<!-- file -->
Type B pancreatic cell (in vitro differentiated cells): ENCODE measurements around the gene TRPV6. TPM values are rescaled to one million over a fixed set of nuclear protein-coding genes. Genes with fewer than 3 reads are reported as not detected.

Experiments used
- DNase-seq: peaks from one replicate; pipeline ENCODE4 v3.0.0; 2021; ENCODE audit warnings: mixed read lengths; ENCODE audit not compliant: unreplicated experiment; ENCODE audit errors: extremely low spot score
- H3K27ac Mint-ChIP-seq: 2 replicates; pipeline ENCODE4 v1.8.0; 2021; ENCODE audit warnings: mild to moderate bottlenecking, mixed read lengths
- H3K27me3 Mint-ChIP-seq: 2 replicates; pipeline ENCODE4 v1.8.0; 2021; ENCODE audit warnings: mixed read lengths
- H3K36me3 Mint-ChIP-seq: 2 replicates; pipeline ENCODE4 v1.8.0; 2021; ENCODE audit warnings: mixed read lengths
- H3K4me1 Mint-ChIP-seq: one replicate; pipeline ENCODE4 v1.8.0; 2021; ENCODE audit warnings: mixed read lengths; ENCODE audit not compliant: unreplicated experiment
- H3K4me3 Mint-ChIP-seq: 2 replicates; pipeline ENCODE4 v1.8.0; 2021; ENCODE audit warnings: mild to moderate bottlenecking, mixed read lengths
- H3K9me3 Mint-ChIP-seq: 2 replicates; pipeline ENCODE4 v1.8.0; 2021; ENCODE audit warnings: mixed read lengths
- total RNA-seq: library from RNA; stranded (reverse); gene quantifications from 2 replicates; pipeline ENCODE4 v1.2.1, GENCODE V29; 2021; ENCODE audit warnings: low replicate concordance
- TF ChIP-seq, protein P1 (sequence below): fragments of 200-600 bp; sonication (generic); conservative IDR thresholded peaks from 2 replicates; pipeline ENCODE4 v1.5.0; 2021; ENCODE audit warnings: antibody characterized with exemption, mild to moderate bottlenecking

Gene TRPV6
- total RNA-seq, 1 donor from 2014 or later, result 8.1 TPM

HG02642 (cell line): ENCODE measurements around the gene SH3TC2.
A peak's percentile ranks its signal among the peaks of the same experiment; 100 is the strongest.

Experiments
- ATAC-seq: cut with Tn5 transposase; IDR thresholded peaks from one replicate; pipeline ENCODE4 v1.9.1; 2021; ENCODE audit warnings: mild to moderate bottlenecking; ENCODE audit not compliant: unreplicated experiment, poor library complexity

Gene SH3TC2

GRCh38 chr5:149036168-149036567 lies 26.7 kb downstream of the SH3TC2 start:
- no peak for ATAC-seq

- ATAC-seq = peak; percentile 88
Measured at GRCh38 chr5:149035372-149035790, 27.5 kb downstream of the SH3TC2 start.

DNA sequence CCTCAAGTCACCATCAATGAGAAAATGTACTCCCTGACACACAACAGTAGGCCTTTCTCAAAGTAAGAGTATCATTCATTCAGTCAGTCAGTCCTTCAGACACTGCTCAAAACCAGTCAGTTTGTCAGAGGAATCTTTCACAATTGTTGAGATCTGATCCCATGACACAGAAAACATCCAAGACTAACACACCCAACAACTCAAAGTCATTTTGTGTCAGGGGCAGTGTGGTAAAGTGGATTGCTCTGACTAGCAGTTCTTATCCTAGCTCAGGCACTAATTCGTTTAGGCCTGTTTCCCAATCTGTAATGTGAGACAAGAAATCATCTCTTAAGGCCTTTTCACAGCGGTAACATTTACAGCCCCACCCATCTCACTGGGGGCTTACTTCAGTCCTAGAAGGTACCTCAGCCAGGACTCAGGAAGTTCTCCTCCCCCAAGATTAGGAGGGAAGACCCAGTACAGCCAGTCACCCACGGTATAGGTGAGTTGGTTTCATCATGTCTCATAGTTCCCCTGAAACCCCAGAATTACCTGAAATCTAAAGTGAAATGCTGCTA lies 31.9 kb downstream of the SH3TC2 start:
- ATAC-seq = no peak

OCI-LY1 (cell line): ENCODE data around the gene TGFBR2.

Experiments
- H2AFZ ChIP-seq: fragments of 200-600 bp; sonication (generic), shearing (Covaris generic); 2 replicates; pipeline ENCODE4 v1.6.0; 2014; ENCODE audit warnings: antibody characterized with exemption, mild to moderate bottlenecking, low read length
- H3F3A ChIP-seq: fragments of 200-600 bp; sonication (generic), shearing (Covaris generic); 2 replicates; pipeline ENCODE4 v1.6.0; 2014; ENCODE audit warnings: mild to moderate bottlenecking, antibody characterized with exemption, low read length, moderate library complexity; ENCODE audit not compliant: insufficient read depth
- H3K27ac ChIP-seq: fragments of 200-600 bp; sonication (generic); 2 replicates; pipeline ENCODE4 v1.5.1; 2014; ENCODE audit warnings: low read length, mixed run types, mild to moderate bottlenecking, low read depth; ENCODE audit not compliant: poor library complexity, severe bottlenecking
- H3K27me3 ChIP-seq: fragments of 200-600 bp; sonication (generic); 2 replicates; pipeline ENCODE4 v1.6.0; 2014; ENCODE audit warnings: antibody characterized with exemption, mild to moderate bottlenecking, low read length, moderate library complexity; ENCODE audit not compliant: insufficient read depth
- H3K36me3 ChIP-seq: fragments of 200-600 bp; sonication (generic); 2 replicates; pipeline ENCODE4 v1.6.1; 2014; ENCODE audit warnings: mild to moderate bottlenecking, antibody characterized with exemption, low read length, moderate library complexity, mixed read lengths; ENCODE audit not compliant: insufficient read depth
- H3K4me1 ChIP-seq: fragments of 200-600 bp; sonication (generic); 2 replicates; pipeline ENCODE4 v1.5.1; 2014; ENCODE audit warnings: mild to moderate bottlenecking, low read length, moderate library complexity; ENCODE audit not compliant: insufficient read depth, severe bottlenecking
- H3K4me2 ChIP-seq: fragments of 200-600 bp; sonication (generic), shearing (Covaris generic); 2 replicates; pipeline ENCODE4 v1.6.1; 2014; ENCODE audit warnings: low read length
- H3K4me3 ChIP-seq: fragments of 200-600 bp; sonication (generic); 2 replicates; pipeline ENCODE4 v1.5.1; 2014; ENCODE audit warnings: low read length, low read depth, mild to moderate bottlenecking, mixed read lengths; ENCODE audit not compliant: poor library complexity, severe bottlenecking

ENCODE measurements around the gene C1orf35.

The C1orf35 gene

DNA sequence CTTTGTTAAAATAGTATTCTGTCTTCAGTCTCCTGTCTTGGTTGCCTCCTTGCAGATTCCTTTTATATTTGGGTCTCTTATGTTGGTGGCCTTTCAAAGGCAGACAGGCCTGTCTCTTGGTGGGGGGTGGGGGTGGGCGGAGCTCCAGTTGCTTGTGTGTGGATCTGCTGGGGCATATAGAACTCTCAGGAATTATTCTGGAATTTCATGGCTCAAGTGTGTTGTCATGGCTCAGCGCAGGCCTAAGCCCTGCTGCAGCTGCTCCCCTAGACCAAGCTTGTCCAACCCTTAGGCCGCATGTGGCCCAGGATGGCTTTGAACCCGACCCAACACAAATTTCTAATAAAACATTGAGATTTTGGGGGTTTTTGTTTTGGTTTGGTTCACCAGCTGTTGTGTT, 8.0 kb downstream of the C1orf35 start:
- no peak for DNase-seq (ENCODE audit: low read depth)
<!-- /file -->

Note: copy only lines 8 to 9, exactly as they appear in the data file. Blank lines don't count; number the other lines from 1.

- H3K4me3 Mint-ChIP-seq: 2 replicates; pipeline ENCODE4 v1.8.0; 2021; ENCODE audit warnings: mild to moderate bottlenecking, mixed read lengths
- H3K9me3 Mint-ChIP-seq: 2 replicates; pipeline ENCODE4 v1.8.0; 2021; ENCODE audit warnings: mixed read lengths